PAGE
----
Monday, June 14, 2021

Reader's Diary #2211 - Tom Beaujour and Richard Bienstock: Nothin' But a Good Time

The subtitle of Tom Beaujour and Richard Bienstock's Nothin' But a Good Time is The Uncensored History of the 80's Hard Rock Explosion but make no mistake, this is a book about glam or hair metal. I think too many bands from that time never excepted those terms, or have since turned on the classification, but to me that's what it's always been. I don't attach much stigma to the terminology and would consider myself a fan of a good many such bands. 

Told as quick responses from interviews with ton of band members from that time (Skid Row, Warrant, Guns n' Roses, Quiet Riot, Ozzy, the Scorpions, Poison, Winger, Skid Row, Cinderella, etc) as well as other industry insiders, the book clocks in at a whopping 500+ pages but it goes by fast. It's always entertaining, sometimes insightful, and provides a great history lesson of a crazy time in rock history. 

It largely focuses on the early days when glam metal was competing to make itself known among the new age and punk bands on the Sunset Strip of Hollywood. I wish I'd known more about this time when I visited there a few years back. I checked out the Rainbow Bar where I know many bands at that era had frequented, but now I regret not having visited the Troubadour and the Whisky, both of which seem to have been quite important landmarks according to this book.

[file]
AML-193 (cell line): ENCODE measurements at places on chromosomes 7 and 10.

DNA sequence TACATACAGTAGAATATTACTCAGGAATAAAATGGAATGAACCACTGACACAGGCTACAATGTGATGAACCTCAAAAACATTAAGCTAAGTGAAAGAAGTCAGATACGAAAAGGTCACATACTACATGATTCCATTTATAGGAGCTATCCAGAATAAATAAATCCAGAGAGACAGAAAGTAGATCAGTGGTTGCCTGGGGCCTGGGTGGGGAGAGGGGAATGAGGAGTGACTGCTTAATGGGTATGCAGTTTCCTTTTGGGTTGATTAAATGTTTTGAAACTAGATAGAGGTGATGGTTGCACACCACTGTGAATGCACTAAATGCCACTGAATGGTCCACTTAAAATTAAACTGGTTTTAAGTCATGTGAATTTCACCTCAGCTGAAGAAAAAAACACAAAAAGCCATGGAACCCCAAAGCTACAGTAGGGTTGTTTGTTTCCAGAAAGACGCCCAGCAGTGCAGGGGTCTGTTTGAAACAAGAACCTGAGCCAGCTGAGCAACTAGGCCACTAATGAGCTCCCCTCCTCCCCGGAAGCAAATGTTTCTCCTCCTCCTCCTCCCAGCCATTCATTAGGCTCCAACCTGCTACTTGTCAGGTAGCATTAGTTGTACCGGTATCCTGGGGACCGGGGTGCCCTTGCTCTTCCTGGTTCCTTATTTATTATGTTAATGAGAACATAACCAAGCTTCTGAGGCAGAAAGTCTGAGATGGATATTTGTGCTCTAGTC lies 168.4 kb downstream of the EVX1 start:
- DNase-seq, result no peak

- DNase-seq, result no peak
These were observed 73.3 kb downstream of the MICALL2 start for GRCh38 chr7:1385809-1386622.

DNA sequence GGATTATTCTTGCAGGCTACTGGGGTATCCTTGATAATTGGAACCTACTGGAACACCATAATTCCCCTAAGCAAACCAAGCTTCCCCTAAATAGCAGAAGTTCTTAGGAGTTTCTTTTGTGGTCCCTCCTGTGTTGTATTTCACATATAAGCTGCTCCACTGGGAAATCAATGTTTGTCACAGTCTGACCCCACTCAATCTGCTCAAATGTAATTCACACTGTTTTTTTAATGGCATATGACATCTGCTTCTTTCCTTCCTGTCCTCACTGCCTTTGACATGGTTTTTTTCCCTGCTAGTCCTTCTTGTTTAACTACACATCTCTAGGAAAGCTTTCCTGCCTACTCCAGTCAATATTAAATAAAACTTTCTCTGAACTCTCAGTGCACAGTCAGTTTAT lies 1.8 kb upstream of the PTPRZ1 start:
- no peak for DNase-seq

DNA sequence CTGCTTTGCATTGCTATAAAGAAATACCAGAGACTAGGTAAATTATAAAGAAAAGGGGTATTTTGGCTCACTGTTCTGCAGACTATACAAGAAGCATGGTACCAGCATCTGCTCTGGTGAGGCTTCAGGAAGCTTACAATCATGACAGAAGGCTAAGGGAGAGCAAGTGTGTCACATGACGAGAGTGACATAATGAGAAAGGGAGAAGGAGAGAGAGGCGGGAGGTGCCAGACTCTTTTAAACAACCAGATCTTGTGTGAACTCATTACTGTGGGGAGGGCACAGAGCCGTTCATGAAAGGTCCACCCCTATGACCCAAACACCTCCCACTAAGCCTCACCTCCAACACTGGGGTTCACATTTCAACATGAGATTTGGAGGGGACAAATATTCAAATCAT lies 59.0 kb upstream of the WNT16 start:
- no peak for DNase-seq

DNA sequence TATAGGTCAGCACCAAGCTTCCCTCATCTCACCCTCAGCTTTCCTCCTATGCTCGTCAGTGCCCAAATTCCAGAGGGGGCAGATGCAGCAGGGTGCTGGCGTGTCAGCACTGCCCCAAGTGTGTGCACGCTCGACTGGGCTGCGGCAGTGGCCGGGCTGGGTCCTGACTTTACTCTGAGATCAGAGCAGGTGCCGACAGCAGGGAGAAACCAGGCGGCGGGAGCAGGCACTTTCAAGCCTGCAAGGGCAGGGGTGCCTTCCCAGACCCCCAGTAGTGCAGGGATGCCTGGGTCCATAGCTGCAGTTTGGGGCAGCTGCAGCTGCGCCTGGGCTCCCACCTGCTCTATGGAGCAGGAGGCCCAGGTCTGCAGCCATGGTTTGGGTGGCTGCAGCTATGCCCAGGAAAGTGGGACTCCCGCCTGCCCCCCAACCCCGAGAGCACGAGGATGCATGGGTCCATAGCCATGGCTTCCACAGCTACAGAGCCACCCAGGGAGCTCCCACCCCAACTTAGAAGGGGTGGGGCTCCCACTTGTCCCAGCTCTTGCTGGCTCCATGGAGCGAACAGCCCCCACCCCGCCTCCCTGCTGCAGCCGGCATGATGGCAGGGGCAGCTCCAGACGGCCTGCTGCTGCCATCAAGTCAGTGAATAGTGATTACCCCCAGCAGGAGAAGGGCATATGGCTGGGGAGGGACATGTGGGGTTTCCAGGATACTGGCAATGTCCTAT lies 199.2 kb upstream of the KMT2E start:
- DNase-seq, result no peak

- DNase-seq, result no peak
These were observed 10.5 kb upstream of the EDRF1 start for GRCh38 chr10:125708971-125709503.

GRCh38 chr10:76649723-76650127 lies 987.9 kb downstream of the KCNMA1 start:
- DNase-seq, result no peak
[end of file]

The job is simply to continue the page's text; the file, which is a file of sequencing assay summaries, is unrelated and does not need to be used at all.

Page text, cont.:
In some cases, my impressions on these bands didn't change. I was surprised to still hear some Motley Crue anecdotes I hadn't heard before, but nothing that endeared them to me any more. There were bands like Skid Row and Cinderella that I wound up liking more. And then there were ones like Faster Pussycat who, sorry, Taime Downe came across as more of a tool than I realized. Largely though I was pleasantly taken aback by the hard work and creativity of these bands back in the day. I was also impressed that most (not all!) were quite perceptive and honest about their status, quality, and level of talent. I guess being dropped from labels, moving from big venues to small crowds, combined with a lot of time and maturity has given ample time for these folks to reflect. Speaking of which, it was very interesting to hear how many acknowledge the rampant sexism of the time (Taime didn't appear to get the memo). 

Also fascinating to me was the exploration of the idea that Nirvana didn't kill hair metal as I've long believed. It seems to be more the case that the scene had just grown too large, too stale, and had worn out its welcome. Nirvana, more than anything, just happened to come along at the right time. People were desperate for something different. Of course, it helped that Nirvana were great. 

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